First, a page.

And for the Meanwhile

Cash Wagner, Staff Writer

Mental well-being is an important factor in long-term health, especially for high school students. However, it can be difficult to find the time and place to breathe fresh air because of commitments that school can bring. This is especially true in the colder months of the year when getting outside can feel more like a chore than an experience.

David Bierly, a counselor at Minnetonka High School, said that “having an open mind about [what] you can do outside” is an important factor in encouraging mental health for students.

Whether it’s snowshoeing, learning to ski, or simply taking a walk outside, Bierly says that doing activities as groups can also provide motivation for being outdoors.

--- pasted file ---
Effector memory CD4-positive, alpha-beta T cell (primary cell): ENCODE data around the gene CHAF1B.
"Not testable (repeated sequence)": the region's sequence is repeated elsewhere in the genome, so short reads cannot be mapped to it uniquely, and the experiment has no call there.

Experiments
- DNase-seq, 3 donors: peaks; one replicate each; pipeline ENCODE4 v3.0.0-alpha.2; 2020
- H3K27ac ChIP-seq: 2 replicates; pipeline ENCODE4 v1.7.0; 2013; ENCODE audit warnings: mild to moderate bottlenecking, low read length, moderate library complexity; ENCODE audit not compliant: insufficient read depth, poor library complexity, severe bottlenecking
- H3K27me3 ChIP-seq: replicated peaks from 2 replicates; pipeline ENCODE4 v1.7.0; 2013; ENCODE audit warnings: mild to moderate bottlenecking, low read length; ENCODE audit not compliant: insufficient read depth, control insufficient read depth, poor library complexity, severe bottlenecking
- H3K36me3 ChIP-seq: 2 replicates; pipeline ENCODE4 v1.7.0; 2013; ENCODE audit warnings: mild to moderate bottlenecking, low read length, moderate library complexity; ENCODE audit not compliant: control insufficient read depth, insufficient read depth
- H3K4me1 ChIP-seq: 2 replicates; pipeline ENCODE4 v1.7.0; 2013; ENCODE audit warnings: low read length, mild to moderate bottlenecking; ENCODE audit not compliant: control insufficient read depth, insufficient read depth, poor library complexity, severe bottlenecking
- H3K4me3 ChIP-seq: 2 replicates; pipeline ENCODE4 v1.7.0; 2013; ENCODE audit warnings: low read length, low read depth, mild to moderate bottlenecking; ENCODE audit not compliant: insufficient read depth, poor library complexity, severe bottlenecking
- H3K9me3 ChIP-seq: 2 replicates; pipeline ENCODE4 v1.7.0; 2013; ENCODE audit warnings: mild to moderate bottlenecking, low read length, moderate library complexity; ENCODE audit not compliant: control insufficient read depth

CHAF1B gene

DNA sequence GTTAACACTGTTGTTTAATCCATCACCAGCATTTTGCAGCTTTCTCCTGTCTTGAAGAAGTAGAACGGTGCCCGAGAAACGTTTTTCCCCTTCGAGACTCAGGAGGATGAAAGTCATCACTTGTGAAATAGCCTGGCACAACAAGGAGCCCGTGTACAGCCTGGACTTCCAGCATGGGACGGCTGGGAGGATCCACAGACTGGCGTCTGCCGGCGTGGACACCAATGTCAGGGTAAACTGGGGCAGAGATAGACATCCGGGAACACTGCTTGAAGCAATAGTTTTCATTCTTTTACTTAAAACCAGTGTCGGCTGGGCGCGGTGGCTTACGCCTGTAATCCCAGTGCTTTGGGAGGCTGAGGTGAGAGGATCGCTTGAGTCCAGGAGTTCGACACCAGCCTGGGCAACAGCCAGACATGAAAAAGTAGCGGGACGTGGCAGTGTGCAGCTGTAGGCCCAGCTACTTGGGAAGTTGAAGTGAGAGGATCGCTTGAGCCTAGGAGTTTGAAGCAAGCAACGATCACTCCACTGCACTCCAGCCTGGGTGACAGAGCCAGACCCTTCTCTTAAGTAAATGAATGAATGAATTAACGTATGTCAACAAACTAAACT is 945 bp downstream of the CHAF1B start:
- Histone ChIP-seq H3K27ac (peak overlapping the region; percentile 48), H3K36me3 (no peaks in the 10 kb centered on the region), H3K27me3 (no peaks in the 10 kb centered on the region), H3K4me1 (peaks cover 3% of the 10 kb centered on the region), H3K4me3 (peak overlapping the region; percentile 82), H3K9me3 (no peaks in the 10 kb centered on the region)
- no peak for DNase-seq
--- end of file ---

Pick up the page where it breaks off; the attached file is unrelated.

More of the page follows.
“Encouraging each other to do [outdoor activities]” can help, Bierly said, “so that it is a positive experience, it’s not just a miserable experience.”

Outdoor activities are some of the best ways to encourage mental health. If finding time to go outside is difficult, joining a group is a fine option.

“I’m doing ultimate frisbee this year, I’m on the mountain biking team as well,” said Gus Davidson, ‘25. Actively finding time to go outdoors is simple “during the Nordic season,” he said.

Davidson also takes advantage of the outdoors outside of sports. “I find myself going outside a lot more in the off-season because of Nordic,” Davidson said, with “a lot of biking in the summer.” In this way, he is able to benefit his own mental well-being through simply finding the right times to be in nature.

Though time can be limited in the colder months, David Bierly suggests thinking ahead, as

going outdoors “certainly requires some planning a lot of the times in winter.”

But, with the addition of finding the time to participate in outdoor activities, mental, physical, and emotional health can truly benefit.